RCAPS reviews policy on superintendent evaluation, public participation

REED CITY – While the procedure for evaluating Reed City Area Public Schools’ superintendent will remain the same, the board of education voted Monday to change the timing.

During a regular meeting, the board unanimously supported moving the formal superintendent evaluation to December; it previously was done at the end of the school year. An informal evaluation now will take place at the end of the school year instead of in December.

The change in school board election dates prompted the switch. Now that school board elections take place in November of even years instead of every May, the RCAPS board potentially could have four new members at a time. With new members joining the board in January, the end of the school year would not give them enough time to effectively evaluate the superintendent’s work, said board president Dan Boyer.

Also at the meeting, the board approved a resolution to authorize certain individuals to sign for financial interactions, updated its retirement policy to comply with new state regulations and approved the coaching roster.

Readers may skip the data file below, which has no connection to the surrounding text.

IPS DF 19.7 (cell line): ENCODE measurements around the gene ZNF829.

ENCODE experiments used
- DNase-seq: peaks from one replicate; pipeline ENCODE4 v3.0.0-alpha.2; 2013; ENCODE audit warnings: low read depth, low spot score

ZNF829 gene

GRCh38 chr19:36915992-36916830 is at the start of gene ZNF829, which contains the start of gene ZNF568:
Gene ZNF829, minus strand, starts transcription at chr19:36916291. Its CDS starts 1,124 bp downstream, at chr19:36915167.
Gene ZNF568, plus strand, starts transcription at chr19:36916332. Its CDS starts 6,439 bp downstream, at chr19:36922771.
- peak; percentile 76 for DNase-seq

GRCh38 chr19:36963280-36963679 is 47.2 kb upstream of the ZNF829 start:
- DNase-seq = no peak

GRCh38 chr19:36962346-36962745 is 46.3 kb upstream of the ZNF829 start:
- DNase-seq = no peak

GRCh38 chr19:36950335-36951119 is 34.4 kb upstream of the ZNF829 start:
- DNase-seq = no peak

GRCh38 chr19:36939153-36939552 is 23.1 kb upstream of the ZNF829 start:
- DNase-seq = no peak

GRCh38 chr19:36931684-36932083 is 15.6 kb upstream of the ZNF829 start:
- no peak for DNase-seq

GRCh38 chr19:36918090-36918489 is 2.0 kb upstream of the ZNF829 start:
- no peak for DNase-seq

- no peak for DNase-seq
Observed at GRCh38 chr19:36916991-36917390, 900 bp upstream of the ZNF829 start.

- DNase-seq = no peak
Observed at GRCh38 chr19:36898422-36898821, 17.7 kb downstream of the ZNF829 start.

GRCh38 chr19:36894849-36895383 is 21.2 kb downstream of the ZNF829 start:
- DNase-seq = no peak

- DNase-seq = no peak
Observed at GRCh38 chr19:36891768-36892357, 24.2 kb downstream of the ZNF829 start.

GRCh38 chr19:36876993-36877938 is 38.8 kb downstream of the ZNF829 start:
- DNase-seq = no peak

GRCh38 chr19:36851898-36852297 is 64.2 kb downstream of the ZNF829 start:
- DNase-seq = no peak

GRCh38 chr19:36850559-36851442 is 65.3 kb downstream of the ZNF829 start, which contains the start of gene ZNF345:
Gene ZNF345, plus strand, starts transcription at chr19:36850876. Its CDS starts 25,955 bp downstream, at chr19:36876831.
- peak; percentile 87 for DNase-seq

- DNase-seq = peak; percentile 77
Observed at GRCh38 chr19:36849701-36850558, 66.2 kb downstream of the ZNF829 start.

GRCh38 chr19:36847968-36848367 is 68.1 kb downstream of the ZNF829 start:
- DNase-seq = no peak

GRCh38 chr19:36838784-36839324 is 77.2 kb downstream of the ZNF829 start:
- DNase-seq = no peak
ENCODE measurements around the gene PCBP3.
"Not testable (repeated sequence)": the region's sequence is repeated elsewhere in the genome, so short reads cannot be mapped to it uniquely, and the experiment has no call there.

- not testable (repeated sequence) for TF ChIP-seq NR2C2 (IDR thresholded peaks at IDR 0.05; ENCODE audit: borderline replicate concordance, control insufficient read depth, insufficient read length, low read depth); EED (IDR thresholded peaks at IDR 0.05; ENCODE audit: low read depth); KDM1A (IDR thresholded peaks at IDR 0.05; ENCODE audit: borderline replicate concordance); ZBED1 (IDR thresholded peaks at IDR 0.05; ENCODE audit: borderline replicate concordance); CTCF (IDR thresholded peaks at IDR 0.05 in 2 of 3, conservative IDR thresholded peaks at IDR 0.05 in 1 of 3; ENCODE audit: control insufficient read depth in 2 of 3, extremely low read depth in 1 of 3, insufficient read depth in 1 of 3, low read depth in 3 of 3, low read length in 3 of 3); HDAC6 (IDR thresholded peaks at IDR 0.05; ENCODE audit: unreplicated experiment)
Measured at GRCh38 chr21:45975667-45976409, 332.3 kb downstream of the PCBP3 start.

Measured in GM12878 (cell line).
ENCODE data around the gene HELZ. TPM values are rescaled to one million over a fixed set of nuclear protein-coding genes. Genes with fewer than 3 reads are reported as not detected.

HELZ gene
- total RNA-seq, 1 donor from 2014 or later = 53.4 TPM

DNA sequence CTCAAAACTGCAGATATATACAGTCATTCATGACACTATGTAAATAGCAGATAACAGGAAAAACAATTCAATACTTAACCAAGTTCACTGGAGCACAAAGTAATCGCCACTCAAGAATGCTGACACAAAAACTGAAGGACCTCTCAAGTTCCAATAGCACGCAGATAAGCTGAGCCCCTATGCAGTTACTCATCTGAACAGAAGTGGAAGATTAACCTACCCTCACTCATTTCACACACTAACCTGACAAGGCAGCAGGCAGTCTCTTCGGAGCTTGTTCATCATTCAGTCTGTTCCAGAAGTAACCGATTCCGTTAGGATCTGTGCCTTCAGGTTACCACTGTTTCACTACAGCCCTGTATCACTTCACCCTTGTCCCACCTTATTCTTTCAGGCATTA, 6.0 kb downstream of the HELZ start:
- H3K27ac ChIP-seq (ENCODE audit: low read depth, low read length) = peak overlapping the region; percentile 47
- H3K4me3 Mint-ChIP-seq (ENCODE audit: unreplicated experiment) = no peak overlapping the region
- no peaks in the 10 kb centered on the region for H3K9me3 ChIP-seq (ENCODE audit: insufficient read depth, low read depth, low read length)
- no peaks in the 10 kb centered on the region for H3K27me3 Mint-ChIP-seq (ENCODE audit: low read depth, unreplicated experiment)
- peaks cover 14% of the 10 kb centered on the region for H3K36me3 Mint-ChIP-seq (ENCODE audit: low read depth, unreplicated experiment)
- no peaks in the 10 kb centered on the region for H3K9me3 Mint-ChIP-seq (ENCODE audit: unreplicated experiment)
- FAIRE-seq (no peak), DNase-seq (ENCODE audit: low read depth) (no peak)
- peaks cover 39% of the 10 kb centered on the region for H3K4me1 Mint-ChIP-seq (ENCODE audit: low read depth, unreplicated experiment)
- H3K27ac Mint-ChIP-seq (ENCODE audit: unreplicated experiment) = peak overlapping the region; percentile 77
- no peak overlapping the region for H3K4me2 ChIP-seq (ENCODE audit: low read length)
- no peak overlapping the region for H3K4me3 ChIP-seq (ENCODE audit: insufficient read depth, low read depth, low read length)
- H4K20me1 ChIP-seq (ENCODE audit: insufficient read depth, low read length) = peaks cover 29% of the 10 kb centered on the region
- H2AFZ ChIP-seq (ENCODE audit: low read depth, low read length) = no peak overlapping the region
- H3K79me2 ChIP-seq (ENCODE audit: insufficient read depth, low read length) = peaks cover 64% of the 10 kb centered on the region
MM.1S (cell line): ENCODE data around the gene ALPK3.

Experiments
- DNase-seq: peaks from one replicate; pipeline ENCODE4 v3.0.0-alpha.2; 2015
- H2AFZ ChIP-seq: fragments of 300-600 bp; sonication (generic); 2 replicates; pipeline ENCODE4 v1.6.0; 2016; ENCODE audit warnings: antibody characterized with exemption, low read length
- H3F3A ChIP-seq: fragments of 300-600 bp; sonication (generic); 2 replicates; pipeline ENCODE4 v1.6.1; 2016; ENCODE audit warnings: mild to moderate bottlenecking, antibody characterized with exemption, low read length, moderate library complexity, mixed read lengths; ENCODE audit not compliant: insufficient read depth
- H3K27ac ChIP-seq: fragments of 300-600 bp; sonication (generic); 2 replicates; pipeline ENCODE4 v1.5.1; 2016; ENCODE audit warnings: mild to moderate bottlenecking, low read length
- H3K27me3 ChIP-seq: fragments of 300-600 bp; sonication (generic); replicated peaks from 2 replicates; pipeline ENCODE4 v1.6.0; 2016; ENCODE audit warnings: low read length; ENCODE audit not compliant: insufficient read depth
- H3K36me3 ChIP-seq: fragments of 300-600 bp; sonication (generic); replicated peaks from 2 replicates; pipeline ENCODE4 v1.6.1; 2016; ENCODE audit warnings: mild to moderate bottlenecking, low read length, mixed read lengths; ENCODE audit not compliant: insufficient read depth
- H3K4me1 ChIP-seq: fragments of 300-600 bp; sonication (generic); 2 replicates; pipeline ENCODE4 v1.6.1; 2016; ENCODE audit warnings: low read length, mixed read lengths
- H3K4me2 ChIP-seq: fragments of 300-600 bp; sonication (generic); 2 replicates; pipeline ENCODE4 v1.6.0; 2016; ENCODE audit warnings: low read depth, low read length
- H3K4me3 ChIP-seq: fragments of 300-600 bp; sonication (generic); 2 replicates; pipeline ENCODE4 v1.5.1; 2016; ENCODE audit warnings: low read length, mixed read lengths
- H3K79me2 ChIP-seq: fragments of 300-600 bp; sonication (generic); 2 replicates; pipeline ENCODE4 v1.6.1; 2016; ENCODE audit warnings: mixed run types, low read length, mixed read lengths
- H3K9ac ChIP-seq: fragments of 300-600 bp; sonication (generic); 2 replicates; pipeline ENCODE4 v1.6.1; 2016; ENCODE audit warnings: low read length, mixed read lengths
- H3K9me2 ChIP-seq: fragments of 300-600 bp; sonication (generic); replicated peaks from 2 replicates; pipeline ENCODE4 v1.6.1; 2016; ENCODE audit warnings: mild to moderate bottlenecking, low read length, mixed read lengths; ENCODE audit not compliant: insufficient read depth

The board also read through an updated version of its public participation policy for board meetings. The proposed change would reword the section on placing an item on the agenda versus bringing it up in public comment. The board will review the change and vote on it at a later meeting.

Response To Intervention teachers presented data on the results of their work. A team of RTI teachers works with general classroom teachers at every grade level at the elementary school to identify students struggling in specific areas and help them improve.

The interventions focus on math and reading skills, and students are tested three times a year to monitor their progress. Data on reading skills showed significant improvement from the beginning of the 2011-12 school year to the end.

“Our job as RTI teachers is to work closely with classroom teachers to see specifically what students are struggling with,” said Tracie Koopman, a fifth-grade Title I teacher who is part of the RTI team.

G.T. Norman Elementary School principal Tonya Harrison commended the group on their commitment to improving student learning.

“What the RTI team does is make teaching very intentional,” she said. “They’re narrowing down the specific needs that our kids have. … It allows for differentiated instruction on a whole new level that for a general education teacher becomes so overwhelming.”

The board will meet again at 7 p.m. on Oct. 15 at the board room.